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lindad
02-01-2016, 05:43 PM
I'm considering moving some of my tanks down to the basement, but the only water access downstairs is the washing machine. Does anyone have ideas of easy ways to do water changes, other than lugging buckets of water up and down the stairs? It seems like there should be a way to tap into the water lines for the washer without needing to call a plumber to extend a tap, but I haven't come across any. The only other thought I had was just using a large reservoir of some sort that I can fill with the garden hose periodically... Thoughts?

mountainman36
02-01-2016, 05:53 PM
i tap off my water heater feed, get both hot and cold that i can mix. i used a 'Y' backwards - so the top of the 'y' connects to hot and cold. i have valves to regulate each to get the temperature i want. i had to get some fittings to make the conversion back to the normal hose fittings. i can take a picture if you like.

If you did that it would work. you could also run the water into the waste line for the washer. usually that is an open pipe that the washer hose goes into, you can fit a small hose there too, garden hose with the end cut off.

or a pump via garden hose all the way outside.

likestofish
02-01-2016, 05:58 PM
A python might be your best choice

Tropical
02-01-2016, 06:10 PM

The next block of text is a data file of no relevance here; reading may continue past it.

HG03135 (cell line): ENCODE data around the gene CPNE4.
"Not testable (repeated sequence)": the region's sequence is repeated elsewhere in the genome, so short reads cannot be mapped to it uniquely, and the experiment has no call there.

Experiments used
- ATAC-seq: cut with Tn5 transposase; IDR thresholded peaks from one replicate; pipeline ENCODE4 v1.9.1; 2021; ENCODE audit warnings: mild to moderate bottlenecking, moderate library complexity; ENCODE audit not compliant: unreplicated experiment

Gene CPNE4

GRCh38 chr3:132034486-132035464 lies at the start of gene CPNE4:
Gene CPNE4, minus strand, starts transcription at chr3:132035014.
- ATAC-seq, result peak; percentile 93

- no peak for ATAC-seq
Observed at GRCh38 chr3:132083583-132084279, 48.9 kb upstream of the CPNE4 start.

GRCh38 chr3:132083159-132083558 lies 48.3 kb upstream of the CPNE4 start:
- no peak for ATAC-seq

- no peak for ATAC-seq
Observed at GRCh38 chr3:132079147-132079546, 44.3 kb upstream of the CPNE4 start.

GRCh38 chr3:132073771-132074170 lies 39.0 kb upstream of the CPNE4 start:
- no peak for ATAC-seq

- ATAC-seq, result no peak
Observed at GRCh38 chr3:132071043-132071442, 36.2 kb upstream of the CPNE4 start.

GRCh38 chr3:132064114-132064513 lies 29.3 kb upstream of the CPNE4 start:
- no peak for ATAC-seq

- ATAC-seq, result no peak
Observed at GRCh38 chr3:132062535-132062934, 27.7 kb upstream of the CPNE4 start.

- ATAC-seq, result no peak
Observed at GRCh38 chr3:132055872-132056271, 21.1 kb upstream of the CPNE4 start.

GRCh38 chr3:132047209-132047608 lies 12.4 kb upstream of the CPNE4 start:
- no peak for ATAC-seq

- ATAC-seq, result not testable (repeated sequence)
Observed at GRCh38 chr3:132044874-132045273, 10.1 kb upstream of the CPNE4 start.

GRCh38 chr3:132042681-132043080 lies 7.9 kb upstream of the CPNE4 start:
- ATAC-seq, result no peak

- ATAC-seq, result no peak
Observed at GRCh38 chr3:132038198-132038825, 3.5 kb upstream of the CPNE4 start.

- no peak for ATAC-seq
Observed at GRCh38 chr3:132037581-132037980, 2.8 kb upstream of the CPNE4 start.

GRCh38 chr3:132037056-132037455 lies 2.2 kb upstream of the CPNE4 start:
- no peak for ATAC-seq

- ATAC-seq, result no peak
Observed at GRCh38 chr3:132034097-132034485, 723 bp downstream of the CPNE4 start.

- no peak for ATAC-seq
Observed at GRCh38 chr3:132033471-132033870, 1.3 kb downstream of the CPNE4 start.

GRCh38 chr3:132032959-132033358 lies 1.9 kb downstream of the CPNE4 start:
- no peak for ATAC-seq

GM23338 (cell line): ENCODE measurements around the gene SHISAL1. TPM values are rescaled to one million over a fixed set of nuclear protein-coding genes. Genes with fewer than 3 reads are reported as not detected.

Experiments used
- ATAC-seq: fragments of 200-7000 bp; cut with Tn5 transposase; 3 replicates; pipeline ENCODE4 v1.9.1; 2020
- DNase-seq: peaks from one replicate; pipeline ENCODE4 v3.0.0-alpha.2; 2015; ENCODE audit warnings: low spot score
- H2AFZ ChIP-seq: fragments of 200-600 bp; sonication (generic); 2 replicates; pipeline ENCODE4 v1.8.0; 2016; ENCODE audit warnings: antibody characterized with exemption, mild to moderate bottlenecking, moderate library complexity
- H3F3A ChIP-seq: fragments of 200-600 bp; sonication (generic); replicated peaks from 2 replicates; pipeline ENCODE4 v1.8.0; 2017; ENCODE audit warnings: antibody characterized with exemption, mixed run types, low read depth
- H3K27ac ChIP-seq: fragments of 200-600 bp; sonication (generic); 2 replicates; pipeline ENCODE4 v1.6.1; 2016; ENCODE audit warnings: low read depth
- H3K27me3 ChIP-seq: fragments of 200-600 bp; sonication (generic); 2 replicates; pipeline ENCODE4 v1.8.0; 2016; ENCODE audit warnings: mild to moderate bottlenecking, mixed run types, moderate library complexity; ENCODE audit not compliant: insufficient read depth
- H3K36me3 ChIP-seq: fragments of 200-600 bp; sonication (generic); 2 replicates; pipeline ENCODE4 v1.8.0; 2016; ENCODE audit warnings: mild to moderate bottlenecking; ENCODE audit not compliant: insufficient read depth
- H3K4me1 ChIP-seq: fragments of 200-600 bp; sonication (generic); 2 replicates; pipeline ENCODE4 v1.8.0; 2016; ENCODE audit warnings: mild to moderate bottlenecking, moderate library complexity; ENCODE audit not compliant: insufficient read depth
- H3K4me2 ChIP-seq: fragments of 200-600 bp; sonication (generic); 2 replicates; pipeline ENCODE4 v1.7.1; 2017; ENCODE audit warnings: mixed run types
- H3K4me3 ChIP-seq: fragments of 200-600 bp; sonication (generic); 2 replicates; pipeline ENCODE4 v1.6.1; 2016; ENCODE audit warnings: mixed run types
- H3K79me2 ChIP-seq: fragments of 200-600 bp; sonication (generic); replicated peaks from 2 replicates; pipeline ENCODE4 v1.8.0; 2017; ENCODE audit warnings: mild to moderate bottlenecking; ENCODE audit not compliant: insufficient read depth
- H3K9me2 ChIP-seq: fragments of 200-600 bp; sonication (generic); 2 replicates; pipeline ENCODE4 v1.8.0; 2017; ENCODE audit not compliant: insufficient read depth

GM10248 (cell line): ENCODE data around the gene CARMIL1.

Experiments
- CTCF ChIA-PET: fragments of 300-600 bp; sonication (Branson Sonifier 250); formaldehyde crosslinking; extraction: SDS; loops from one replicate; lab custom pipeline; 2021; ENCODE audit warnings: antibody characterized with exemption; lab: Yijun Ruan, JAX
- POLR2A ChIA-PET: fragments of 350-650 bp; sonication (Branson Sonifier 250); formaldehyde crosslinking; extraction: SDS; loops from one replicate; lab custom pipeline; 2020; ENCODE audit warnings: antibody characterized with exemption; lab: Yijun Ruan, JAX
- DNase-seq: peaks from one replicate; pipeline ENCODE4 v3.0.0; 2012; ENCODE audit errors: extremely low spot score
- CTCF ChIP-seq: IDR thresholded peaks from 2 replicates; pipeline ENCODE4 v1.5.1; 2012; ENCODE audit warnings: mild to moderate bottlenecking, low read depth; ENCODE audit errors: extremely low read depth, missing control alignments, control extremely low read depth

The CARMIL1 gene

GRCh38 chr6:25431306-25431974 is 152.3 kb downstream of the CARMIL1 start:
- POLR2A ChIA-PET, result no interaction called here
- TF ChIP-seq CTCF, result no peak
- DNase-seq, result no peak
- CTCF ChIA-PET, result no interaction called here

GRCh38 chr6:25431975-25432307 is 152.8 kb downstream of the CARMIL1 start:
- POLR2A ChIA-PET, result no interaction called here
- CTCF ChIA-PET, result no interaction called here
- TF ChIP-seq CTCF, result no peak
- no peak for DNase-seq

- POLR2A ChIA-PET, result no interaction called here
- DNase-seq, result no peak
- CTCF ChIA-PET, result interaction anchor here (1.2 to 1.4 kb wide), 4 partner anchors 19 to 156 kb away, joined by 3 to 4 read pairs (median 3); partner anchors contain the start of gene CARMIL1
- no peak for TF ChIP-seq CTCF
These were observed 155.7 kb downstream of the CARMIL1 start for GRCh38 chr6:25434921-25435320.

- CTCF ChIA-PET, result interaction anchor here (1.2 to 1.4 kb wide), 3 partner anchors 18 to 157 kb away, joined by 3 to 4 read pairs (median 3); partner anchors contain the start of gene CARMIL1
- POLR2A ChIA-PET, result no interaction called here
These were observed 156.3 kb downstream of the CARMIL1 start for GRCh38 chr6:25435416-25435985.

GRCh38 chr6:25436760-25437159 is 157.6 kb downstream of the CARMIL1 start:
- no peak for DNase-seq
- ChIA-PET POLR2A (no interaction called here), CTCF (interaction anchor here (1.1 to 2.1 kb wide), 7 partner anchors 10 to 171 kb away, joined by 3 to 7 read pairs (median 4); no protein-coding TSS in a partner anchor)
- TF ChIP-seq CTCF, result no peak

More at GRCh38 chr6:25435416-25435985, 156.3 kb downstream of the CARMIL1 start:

I would get one of those big plastic drums with wheels (50gallons or so) and use a hose to full if up, then get 1-2 300w heaters to heat it up....

Samong
02-01-2016, 06:11 PM
You might want to take some measurements/photos of the plumbing for the washing machine and then go see what you find at the hardware store. Drainage pipes are usually just straight pipes; the drainage for my washer just dumps in via gravity with a hose and isn't screwed together at all. Think of plumbing like legos, odds are there's the right arrangement of valves to get what you need.

Tangfan
02-01-2016, 06:44 PM
Years back, I had the same issue. I resolved it by getting a Y for both the hot and cold water lines. Hook washer up to 1 leg of each. Off the other leg, hook up a valve of some sort to tun on/off and adjust temp. After valves, get a another Y that joins them back together. Off of this one you can hook your hose. The Ys I used were made of the same hose as the washing machine hoses to handle the temp.

Youll also lain have to make sure the female/male ends are proper. These hoses were available at Home Depot or lowes back then.

Hope me that idea helps.

to drain tanks, I'd drain into a drum and pump drum into washer drain.

Link to type of Y I was referring to. http://m.homedepot.com/p/Y-Water-Mixer-Washing-Machine-Hose-6-5008PHD/203146215

Valves were from garden center

Apisto Jim
02-02-2016, 09:22 AM
I have a similar arrangement to the Y made with copper pipe. One word of caution: if the hot and cold coming into the top of the Y are open but the outlet at the bottom is shut you will get "cross-flow." This means if someone in the house tries to get cold water from a faucet or flushes a toilet, hot water will flow through the Y into the cold water pipes. To avoid a potential hot sh*t situation I shut off the hot water inlet when ever I close the mixed temperature outlet.

lindad
02-03-2016, 02:49 PM
Thanks for all the great info, everyone! I've got lots of ideas to look into now. :bigthumbsup:

canoe
02-04-2016, 08:52 AM
While you are working on a solution for the "inflow" side, don't forget to solve the "outflow" part as well. Water from my water changes ends up flowing into the sump pump pit, with the outlet in the middle of the lawn.

lindad
02-04-2016, 10:47 AM
That was my plan for outflows, as well. Nice sump pump pit right next to the space I was considering using for the tanks. :)